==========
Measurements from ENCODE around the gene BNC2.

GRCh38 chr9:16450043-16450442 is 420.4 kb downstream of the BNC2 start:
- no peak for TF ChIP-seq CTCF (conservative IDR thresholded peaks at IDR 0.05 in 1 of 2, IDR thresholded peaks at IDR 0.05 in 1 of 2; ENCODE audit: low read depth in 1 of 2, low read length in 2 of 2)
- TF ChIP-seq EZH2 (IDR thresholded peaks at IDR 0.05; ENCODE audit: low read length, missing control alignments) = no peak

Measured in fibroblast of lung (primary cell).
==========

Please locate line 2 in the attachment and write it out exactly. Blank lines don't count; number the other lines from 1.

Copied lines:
GRCh38 chr9:16450043-16450442 is 420.4 kb downstream of the BNC2 start: